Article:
The Environmental Journal of Southern Appalachia

Displaying items by tag: smokies fire

Park service postpones 175-acre controlled burn

Citing low humidity and dry conditions, park officials postponed the planned burn until at least Tuesday along the park boundary in Wears Valley in the Metcalf Bottoms area. Another burn is planned near Sparks Lane in Cades Cove later in the week, depending on weather conditions.

The original story is below:

Park managers plan a controlled burn along the park boundary in Wears Cove starting Monday. Don't freak if you see heavy smoke in the area. March is an opportune time to conduct controlled burns for hazardous debris removal and habitat improvement in the interface between rural habitation and protected natural areas.

Fire prevention practices have become more widespread in Great Smoky Mountains National Park since a devastating and deadly November 2016 wildfire that spread into populated areas of Gatlinburg and Sevier County.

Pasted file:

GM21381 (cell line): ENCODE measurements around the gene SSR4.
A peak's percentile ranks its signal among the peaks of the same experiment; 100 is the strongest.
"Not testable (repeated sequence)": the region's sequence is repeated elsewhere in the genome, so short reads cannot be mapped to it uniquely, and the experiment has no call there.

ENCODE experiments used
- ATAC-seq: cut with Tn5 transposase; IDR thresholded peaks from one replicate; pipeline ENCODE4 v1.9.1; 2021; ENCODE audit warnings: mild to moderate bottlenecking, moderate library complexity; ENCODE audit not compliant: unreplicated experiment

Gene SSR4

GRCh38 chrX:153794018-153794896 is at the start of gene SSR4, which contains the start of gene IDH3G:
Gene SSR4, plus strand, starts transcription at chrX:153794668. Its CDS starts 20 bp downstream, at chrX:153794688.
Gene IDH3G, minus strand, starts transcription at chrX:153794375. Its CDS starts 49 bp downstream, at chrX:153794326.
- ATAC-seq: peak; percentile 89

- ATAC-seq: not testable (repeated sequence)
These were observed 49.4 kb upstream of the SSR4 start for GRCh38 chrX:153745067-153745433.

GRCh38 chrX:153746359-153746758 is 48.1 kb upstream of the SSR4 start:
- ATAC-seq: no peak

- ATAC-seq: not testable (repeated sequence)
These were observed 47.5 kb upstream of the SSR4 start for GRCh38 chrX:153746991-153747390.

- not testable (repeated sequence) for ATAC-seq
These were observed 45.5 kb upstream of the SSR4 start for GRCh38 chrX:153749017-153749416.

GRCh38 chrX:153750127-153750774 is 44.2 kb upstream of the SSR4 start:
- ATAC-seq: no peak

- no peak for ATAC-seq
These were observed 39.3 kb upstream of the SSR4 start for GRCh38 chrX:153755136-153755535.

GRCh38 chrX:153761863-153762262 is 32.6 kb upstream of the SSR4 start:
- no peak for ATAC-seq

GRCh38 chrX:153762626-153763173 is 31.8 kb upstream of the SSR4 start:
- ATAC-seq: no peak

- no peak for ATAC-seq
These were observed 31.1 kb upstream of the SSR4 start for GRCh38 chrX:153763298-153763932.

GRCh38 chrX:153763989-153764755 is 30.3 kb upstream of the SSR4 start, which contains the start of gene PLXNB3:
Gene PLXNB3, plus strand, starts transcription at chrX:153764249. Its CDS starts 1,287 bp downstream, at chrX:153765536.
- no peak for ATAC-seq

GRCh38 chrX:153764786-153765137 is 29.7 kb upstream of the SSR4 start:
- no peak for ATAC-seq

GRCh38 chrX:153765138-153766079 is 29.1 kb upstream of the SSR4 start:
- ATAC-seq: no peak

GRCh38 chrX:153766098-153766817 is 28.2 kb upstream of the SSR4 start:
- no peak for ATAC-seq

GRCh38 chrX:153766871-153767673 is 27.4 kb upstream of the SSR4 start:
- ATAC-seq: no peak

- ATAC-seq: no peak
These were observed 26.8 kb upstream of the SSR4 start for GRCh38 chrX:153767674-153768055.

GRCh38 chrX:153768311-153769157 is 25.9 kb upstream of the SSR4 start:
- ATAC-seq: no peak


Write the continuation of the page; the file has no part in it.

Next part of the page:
Here's the straight skinny from the park service, per a release:

"Great Smoky Mountains National Park and the Appalachian-Piedmont-Coastal Zone fire management staff plan to conduct a 175-acre prescribed burn along the park boundary in Wears Valley to the Metcalf Bottoms Picnic Area.  The burn will take place between Monday, March 8 through Thursday, March 11, depending on weather. Prescribed burn operations are expected to take two days.  

A National Park Service (NPS) crew of wildland fire specialists will conduct the prescribed burn to reduce the amount of flammable brush along the park's boundary with residential homes. This unit was burned successfully in 2009 and is part of a multi-year plan to reduce flammable materials along the park boundary with residential areas.  

“A long-term goal of this project is to maintain fire and drought tolerant trees like oak and pine on upper slopes and ridges in the park,” said Fire Ecologist Rob Klein. “Open woodlands of oak and pine provide habitat for a diverse set of plants and animals, and the health of these sites benefits from frequent, low-intensity burning.”

Published in Earth